'Fight them, Mr Brigance. To the bitter end. We must prevail.'
John Grisham is the author of twenty-five novels, one work of non-fiction, and one collection of short stories. His works are translated into thirty-eight languages. He lives in Virginia and Mississippi.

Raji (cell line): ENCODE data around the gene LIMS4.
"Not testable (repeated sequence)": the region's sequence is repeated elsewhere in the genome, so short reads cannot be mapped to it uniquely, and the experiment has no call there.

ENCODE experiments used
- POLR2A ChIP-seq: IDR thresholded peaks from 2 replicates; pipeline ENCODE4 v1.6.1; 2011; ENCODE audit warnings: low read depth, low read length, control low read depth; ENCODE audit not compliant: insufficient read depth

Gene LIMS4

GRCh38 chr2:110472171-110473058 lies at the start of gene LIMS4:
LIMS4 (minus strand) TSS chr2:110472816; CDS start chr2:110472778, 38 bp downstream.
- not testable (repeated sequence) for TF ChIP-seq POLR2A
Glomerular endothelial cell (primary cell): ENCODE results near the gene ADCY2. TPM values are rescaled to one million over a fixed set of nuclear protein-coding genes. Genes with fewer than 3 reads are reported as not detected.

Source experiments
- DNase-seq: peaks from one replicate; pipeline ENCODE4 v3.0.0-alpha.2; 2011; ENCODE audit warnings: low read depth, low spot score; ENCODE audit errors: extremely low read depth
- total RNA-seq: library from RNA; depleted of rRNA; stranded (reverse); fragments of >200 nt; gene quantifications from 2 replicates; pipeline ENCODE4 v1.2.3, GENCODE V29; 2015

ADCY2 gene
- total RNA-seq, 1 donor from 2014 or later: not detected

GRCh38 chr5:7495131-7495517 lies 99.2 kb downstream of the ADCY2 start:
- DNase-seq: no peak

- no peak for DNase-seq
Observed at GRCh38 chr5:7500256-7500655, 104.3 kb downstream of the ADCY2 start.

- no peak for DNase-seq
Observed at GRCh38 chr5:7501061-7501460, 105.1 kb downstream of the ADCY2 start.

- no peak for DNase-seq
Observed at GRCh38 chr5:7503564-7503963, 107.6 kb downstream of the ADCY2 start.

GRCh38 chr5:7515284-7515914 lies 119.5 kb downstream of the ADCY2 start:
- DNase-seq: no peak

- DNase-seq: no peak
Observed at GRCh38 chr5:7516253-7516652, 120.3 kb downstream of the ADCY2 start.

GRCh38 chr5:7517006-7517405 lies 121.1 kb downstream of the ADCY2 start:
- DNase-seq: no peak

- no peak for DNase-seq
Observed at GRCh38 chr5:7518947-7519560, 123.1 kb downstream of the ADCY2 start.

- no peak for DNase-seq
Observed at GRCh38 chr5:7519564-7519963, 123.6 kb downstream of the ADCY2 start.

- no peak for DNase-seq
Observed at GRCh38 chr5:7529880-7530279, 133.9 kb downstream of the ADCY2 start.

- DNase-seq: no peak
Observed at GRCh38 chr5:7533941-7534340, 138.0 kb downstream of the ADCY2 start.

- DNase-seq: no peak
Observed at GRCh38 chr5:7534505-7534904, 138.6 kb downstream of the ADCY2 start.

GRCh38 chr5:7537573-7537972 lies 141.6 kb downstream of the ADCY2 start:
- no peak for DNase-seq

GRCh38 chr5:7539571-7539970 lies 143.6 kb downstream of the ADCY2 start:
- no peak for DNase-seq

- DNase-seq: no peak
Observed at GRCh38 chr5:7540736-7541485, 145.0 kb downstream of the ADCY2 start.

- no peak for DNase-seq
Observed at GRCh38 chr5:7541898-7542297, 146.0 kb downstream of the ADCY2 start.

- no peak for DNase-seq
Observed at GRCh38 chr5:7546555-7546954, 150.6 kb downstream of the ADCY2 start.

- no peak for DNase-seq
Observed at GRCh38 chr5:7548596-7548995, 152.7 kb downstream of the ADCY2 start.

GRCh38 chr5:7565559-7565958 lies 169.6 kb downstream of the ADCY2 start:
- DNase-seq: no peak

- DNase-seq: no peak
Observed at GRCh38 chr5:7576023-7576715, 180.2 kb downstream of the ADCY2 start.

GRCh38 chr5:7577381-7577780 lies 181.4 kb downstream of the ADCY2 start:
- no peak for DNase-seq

Grisham's decision to revive Brigance after almost 25 years and write what amounts to a historical novel is intriguing. He has produced a solid courtroom thriller with plenty to say about the long half-life of prejudice in the deep south. (Segregation, too: when Brigance invites Lang's 25-year-old daughter, Portia, home to dinner, he realises she is the first black person ever to have eaten in his house.) Coming so close on the heels of last year's The Racketeer, however, Sycamore Row can't help but disappoint. That novel, about a small-town lawyer jailed for accidentally laundering money, was a blast - as devious and unpredictable as its sociopathic antihero narrator. - GuardianSycamore Row bristles with all the old authority....It's good to see the troubled attorney back - IndependentAs with earlier books by Grisham, what we are given here is the purest of unvarnished storytelling. Grisham has no truck with any studied elegance of style; he is more in touch with the strategies played out in the books of such predecessors as Erle Stanley Gardner and his dogged attorney, Perry Mason. But he knows that modern readers require a conflicted, multifaceted hero, and that he provides in Jake Brigance. It's good to see the troubled attorney back. - The IndependentA solid courtroom thriller with plenty to say about the long half-life of prejudice in the deep south... The mu